A recent study showed that targeting mitochondrial fusion was a new vulnerability of acute myeloid leukaemia (AML) cells, when assayed in patient-derived xenograft (PDX) models. Genetic depletion of mitofusin 2 (MFN2) or optic atrophy 1 (OPA1) or pharmacological inhibition of OPA1 (MYLS22) blocked mitochondrial fusion and had significant anti-leukaemic activity, while having limited impact on normal hematopoietic cells. The findings of this study were recently published in Leukemia.
Acute myeloid leukaemia (AML) is a bone marrow-derived haematological cancer characterised by the expansion of immature myeloid cells. Interestingly, proteogenomic profiling on a large cohort of patients revealed a specific AML subtype characterised by high expression of mitochondrial proteins and lower remission/survival rates.1 Moreover, single-cell transcriptomics uncovered mitochondrial-driven adaptive resistance to chemotherapy, suggesting that targeting mitochondrial metabolism could improve therapeutic response in AML.2 Mitochondria are constantly reshaped to adapt to the bioenergetic requirements of the cell through fusion and fission involving the inner and outer mitochondrial membrane (IMM and OMM, respectively).3 These mitochondrial dynamics are tightly regulated by dynamin-related GTPase proteins, which include the mitofusin MFN2 and optic atrophy 1 (OPA1), involved in mitochondrial fusion tethering OMM (MFN2) and IMM (OPA1).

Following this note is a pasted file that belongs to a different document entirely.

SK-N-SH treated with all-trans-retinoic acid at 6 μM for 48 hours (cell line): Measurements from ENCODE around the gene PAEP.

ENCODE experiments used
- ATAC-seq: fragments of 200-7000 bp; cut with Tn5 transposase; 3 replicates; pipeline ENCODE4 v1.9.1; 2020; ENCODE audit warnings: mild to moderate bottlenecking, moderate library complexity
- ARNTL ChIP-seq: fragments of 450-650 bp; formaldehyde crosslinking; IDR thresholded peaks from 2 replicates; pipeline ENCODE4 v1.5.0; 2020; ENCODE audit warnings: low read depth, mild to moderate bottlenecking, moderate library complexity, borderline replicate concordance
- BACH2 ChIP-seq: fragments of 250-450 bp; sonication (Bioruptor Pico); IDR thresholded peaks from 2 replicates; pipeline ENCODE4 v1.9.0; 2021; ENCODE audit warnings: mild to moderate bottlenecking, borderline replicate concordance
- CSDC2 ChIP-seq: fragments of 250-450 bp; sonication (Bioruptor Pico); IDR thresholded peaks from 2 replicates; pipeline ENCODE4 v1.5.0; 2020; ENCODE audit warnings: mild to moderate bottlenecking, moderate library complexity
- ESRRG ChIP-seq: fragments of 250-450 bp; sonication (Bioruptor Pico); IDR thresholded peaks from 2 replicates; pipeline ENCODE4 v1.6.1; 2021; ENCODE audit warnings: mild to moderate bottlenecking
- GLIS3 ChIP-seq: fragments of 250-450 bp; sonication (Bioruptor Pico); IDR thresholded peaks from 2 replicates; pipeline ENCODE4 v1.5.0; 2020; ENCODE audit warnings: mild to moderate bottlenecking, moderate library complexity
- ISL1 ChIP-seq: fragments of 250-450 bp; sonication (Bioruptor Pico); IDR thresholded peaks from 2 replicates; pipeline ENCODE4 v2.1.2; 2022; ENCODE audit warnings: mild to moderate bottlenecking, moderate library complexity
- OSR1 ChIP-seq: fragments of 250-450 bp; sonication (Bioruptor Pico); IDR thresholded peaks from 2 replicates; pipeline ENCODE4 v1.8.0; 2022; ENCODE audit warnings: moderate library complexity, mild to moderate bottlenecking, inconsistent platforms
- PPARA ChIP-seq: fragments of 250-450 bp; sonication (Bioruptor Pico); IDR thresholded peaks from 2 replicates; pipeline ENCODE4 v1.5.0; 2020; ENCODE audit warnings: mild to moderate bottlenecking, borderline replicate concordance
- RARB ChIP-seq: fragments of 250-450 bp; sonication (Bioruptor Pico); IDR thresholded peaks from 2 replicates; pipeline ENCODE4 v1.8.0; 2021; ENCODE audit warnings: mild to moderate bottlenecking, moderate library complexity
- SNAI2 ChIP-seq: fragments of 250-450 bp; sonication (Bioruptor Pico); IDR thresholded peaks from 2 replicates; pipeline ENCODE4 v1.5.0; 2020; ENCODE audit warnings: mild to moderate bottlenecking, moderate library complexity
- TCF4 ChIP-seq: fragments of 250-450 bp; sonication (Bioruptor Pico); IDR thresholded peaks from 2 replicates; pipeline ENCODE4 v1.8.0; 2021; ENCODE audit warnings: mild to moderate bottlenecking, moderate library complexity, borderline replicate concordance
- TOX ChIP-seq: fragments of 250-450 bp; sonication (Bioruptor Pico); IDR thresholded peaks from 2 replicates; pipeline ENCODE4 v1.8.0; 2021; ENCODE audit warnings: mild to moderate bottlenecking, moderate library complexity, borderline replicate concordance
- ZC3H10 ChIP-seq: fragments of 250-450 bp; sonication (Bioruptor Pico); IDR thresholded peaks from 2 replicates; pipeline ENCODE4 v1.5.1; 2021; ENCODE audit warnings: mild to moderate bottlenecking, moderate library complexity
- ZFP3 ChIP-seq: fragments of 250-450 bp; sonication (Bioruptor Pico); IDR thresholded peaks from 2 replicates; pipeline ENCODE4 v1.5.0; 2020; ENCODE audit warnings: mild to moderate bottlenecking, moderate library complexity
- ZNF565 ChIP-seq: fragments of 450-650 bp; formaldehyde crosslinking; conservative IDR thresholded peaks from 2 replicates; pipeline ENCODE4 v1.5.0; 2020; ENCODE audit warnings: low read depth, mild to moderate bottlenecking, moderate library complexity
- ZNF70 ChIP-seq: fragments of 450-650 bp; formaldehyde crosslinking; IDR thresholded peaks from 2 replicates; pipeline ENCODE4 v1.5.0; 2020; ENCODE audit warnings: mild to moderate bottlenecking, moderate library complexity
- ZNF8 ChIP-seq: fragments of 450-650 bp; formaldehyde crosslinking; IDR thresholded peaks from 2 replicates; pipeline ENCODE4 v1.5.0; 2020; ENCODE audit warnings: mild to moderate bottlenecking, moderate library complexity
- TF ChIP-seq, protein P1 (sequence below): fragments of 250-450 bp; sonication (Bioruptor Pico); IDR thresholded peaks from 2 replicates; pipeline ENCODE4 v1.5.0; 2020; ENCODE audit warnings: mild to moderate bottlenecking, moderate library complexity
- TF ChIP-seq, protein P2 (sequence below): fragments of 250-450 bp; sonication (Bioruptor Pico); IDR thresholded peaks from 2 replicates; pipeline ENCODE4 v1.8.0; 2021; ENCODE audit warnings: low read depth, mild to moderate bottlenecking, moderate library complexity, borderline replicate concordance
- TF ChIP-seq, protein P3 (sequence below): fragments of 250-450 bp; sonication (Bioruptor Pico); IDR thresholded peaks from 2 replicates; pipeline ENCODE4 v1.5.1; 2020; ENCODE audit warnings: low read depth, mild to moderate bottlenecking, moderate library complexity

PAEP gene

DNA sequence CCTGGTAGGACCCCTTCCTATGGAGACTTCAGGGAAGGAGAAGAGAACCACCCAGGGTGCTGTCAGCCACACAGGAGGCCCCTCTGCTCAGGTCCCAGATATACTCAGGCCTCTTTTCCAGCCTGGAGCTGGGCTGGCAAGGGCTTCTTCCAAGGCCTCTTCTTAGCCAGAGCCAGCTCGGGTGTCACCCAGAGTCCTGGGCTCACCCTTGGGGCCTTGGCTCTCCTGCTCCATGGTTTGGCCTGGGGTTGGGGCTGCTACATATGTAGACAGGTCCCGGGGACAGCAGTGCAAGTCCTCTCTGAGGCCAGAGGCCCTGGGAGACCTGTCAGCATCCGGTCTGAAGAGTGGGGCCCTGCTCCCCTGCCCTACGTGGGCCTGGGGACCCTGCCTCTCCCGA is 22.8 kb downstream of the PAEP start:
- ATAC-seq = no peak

In the current study, MFN2 and OPA1 were depleted using doxycycline (Dox)-inducible shRNAs in two AML human cell lines (MOLM-14 and OCI-AML2).4 Depletion of the fusion effectors decreased mitochondrial size and significantly induced leukaemic cell death and inhibition of proliferation (p<0.001). Subsequently, MFN2 or OPA1 were depleted using mCherry-tagged constitutive shRNAs in leukaemic cells from patients with AML amplified in vivo using patient-derived xenograft (PDX) assays, or in normal human CD34+ hematopoietic progenitor cells. This resulted in a significant reduction of leukaemia colony formation (shMFN2, p<0.01)(shOPA1, p<0.05).
To complement these results, the researchers used the only currently available pharmacological inhibitor of mitochondrial fusion, the small compound OPA1 inhibitor MYLS22, which significantly reduced mitochondrial length (p<0.01) and decreased the viability of MOLM-14 cells by 40% . Finally, the researchers observed that seven days of in vivo treatment with MYLS22 significantly reduced tumour burden in leukaemia-bearing mice (p<0.01). Together, these results suggest that mitochondrial fusion is a new vulnerability in AML.